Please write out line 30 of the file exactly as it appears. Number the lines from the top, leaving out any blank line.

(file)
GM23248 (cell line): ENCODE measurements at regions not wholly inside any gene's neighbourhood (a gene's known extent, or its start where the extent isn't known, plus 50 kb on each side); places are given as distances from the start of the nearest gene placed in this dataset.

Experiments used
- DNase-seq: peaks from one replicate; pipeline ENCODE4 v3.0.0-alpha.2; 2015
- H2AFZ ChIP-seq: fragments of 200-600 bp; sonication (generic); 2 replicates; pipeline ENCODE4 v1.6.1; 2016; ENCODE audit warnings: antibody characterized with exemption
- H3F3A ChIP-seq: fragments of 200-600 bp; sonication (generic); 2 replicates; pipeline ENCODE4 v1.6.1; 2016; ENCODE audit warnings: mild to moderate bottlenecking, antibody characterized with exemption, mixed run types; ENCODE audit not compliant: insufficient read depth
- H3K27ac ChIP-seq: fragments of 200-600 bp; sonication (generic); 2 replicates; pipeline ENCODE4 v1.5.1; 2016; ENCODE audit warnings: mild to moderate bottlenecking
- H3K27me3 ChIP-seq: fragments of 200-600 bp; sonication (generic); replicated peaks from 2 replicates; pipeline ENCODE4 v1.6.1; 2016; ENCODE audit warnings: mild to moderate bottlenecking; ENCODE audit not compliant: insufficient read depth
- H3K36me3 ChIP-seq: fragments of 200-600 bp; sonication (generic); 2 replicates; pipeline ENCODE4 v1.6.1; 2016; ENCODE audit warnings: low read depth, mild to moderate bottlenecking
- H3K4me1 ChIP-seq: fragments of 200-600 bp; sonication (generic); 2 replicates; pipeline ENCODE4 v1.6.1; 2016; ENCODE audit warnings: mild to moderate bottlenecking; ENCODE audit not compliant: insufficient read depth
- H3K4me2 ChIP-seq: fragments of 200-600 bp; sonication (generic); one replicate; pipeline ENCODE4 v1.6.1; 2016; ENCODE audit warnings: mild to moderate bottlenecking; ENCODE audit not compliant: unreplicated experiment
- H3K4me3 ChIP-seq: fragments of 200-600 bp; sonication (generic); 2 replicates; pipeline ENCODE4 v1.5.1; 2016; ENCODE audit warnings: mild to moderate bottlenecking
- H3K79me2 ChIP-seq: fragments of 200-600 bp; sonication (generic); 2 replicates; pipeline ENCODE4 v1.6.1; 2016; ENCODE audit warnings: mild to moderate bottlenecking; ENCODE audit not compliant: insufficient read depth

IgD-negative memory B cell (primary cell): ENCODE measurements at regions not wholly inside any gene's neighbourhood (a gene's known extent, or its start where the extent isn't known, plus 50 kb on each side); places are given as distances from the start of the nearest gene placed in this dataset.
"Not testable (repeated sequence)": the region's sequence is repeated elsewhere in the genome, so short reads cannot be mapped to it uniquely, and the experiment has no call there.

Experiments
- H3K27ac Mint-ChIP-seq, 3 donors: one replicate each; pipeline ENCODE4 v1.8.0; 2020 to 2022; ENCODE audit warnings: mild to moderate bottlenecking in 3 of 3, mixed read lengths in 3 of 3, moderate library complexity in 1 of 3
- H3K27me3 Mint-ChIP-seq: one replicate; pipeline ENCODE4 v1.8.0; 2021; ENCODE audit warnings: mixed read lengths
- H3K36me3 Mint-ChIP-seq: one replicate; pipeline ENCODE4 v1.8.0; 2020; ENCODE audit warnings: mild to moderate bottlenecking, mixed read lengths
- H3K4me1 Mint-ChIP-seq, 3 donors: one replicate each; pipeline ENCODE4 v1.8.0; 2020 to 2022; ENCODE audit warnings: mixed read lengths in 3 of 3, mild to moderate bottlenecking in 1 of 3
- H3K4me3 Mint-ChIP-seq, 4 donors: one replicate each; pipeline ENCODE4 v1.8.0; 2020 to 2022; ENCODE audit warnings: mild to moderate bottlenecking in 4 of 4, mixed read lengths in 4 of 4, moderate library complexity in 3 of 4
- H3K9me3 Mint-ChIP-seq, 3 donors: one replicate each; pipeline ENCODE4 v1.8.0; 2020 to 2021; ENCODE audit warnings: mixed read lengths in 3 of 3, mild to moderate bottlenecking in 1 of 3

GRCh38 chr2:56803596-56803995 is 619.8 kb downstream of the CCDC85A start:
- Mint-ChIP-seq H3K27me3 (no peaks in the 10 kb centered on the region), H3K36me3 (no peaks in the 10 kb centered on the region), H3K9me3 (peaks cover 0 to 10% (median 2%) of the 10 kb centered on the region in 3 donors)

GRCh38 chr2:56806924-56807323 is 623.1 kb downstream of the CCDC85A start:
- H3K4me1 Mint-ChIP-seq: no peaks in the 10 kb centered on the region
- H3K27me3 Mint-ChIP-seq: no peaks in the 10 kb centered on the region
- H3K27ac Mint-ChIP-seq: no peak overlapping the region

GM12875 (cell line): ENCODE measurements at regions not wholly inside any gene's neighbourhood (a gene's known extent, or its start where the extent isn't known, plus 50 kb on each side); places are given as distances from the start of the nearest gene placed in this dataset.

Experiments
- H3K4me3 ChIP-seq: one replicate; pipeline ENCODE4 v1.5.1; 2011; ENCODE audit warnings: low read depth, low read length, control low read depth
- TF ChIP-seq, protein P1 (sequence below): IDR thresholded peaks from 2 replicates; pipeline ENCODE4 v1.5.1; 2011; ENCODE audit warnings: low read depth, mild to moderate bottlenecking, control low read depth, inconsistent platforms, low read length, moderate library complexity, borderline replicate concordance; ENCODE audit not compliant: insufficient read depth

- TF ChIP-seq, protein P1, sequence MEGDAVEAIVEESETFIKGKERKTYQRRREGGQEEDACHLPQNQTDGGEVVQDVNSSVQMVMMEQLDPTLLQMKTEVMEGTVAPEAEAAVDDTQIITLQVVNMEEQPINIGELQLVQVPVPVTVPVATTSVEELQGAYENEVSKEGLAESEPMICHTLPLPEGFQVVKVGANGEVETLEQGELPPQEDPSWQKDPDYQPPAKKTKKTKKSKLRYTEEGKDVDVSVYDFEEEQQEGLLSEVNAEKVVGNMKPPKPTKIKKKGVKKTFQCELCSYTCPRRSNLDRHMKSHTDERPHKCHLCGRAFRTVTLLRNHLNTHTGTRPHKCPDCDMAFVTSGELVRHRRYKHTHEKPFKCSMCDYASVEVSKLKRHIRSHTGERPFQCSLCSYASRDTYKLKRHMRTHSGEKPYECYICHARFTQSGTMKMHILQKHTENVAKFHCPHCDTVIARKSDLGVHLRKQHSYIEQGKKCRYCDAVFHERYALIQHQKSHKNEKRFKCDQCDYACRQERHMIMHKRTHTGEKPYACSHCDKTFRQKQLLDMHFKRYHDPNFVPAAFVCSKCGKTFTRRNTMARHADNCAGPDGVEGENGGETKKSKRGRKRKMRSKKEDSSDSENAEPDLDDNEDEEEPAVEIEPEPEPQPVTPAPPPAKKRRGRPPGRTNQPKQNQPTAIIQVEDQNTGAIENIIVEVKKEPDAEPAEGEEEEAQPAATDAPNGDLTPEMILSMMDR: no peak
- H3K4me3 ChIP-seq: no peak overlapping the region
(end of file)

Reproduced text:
- H3K4me3 ChIP-seq: one replicate; pipeline ENCODE4 v1.5.1; 2011; ENCODE audit warnings: low read depth, low read length, control low read depth